Even the big sale of the festival so far, the Steve McQueen-directed NC-17 sex drama Shame, wasn’t a huge commitment for all the press hoopla that followed Deadline’s reveal that the film had sold to Fox Searchlight. I am hearing the deal was a mid-six figure minimum guarantee around $400,000, and a P&A commitment around $1.5 million. That sounds about right, because the filmmakers were most concerned with entering this year’s Oscar race to capitalize on the performances by Michael Fassbender and Carey Mulligan, and ensuring that not a frame of the picture was changed. But it doesn’t sound like a wide release picture.
As for the wide release titles, they are going to sell, but it will be a struggle for sellers to get the dollars they want. I saw one of those titles that sit atop buyer lists last night. Salmon Fishing in the Yemen was scripted by Simon Beaufoy, directed by Lasse Hallstrom and stars Ewan McGregor, Emily Blunt, Kristin Scott Thomas and Amr Waked, the latter playing a wealthy sheik who pays a fisheries scientist to stock a stream with trout. The film is sophisticated, funny, timely and utterly charming, and I would be surprised if it isn’t snapped up by Monday or sooner. That film got the best reaction from the buyers I spoke with. The pace of auctioning has been complicated by the volume of premieres last night, including Rampart, Take This Waltz, The Oranges, the hockey comedy Goon and the Morgan Spurlock-directed documentary Comic-Con: A Fan’s Hope. Buyers had to make choices, and some were seeing films like Salmon this morning. I expect a flurry of deals toward the end of the festival, which is how it played out last year.
Since there’s little going on so far, you have time to notice things. Here are a few things I’ve noticed:
EXCLUSIVE: In the first major deal of the Toronto Film Festival, Fox Searchlight has acquired Shame, the Steve McQueen-directed NC-17 drama that was the talk of Telluride. Bidding came down to Searchlight and The Weinstein Company. The film is said to showcase a tour de force performance by Michael Fassbender, who plays a New Yorker unable to manage his sex life when his wayward younger sister (Carey Mulligan) moves into his apartment, and his world spirals out of control. Searchlight had been the frontrunner in the bidding. The film is a provocative purchase for a number of reasons: It is unabashedly NC-17, features graphic sex scenes and nudity — one source said “think dungeon sex” — and McQueen has final cut and will not change a frame. It will be a controversial release for Searchlight, whose parent company has already weathered plenty of scandal lately. Also, the deal calls for a late-year release and Best Actor campaign for Fassbender; Searchlight will already be waging a campaign in the same category for George Clooney in the Alexander Payne-directed The Descendants. Hanway brokered the Shame deal.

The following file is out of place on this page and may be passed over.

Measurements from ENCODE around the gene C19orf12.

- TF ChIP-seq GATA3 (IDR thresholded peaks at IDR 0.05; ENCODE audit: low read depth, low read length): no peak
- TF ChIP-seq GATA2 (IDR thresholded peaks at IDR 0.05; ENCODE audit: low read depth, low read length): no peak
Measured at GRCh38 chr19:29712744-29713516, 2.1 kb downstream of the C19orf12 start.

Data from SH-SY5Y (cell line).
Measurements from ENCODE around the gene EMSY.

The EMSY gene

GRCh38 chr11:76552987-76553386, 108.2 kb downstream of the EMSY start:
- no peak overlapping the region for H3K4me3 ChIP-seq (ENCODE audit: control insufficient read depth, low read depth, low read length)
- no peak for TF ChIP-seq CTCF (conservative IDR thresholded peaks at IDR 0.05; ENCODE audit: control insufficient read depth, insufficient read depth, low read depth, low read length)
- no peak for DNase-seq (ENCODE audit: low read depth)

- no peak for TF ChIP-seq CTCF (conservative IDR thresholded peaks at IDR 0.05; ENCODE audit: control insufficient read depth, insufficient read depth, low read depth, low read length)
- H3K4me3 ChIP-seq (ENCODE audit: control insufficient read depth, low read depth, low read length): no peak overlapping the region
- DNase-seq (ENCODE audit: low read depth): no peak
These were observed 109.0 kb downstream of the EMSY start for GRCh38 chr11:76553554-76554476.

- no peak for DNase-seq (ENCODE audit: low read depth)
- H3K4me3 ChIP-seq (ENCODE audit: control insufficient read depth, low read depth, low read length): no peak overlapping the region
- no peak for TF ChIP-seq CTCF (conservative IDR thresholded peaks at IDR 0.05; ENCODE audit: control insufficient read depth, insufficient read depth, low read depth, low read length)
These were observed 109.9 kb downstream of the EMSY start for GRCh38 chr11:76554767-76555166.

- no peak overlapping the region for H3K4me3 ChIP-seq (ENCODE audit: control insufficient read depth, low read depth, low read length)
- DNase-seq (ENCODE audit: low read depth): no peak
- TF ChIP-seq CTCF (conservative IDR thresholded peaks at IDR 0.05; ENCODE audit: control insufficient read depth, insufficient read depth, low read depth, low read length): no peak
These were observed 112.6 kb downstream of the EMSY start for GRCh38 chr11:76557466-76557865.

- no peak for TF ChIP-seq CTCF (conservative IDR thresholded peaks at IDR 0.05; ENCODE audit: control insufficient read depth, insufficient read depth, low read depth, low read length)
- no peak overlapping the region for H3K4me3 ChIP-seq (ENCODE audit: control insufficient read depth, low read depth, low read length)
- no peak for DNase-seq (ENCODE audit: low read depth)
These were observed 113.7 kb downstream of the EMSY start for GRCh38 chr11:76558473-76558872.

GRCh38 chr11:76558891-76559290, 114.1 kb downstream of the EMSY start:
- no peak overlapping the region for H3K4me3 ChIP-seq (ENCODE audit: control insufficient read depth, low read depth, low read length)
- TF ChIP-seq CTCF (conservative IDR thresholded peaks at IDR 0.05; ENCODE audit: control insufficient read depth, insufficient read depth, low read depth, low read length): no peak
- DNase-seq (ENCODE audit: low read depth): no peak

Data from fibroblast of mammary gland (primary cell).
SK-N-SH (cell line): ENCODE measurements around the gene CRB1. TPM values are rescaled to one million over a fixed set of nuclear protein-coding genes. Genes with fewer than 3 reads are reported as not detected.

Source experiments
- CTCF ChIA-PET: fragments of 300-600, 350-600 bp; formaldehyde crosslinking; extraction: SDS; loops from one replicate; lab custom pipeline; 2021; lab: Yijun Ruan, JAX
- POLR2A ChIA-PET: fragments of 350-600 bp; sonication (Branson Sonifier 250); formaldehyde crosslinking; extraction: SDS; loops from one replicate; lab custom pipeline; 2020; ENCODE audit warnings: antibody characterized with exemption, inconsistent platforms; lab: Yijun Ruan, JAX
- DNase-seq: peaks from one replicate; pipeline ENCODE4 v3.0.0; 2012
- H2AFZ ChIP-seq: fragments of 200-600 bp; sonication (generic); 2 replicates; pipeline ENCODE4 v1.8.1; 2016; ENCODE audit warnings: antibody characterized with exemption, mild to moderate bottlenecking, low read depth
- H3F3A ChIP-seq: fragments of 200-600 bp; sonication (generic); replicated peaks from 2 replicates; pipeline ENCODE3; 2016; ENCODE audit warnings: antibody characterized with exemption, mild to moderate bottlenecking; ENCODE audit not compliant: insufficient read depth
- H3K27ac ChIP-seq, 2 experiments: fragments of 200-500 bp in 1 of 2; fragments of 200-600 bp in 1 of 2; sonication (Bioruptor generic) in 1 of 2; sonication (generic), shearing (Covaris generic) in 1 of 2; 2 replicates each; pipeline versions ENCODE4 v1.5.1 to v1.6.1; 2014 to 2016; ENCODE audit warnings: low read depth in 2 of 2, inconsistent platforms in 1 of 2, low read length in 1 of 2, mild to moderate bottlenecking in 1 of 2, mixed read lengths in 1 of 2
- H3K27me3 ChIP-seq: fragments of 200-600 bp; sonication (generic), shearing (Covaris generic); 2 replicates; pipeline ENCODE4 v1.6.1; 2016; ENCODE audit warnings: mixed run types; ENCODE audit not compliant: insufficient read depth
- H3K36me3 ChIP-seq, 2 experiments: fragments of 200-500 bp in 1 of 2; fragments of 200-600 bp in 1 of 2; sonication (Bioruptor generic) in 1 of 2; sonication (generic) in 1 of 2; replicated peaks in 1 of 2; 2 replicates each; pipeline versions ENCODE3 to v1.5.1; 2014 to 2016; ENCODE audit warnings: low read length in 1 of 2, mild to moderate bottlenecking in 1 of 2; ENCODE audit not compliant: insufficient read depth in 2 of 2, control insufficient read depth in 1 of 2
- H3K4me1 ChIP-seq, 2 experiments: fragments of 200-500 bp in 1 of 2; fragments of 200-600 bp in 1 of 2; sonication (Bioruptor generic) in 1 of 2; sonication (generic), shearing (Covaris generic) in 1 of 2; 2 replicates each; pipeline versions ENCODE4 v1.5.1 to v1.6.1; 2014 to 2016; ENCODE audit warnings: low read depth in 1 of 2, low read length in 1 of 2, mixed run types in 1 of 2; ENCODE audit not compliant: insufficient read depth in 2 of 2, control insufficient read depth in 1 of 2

FILM ROUNDUP: Steve McQueen & Chiwetel Ejiofor Join ‘Twelve Years A Slave’, Film Movement Buys ‘Corpo Celeste’, ‘Straight A’s Lands Leads
Steve McQueen and Chiwetel Ejiofor are going to be seeing a lot of each other. McQueen has come aboard to direct Twelve Years a Slave, which will star Ejiofor in a true story about a New York man who was kidnapped in the mid-1800s and forced to become a slave on a Louisiana cotton plantation. Brad Pitt’s Plan B is producing. The news comes more than a year after Deadline told you that McQueen and Ejiofor are teaming on a Focus Features film based on the Broadway musical Fela!, about African musician-activist Fela Anikulapo Kuti. Ejiofor has learned to play piano and saxophone for that role. It’s unclear which of these movies will be made first. McQueen — who made waves with his debut film Hunger, about the Irish hunger strike that starred Michael Fassbender and earned the helmer the Camera d’Or at Cannes in 2008 — will premiere his latest feature, Shame, this fall in Venice. …
Film Movement has acquired North American rights to the Cannes Film Festival drama Corpo Celeste, the Italian-language feature that played in the Directors Fortnight sidebar. Alice Rohrwacher’s debut feature follows a 13-year-old girl’s coming-of-age in the poor southern Italian province of Calabria. The company plans a first-quarter 2012 theatrical launch day and date with VOD, with a national rollout to follow.
After making a splash by funding the wildly profitable Darren Aronofsky-directed Black Swan, Timmy Thompson and Brian Oliver’s Cross Creek Pictures has become an increasing presence in the independent film producing and finance game. To help manage the growing project volume, they’ve hired Becky Sloviter to be senior vice president of development and production. She started work yesterday and had most recently been veep of development and production at MGM, where she worked on such titles as the Kevin James-starrer Zookeeper and the Drew Goddard-directed The Cabin in the Woods, as well as the musical Valley Girl which is on a fast track at MGM. Before that, Sloviter had been a production exec at Stuber/Parent Productions.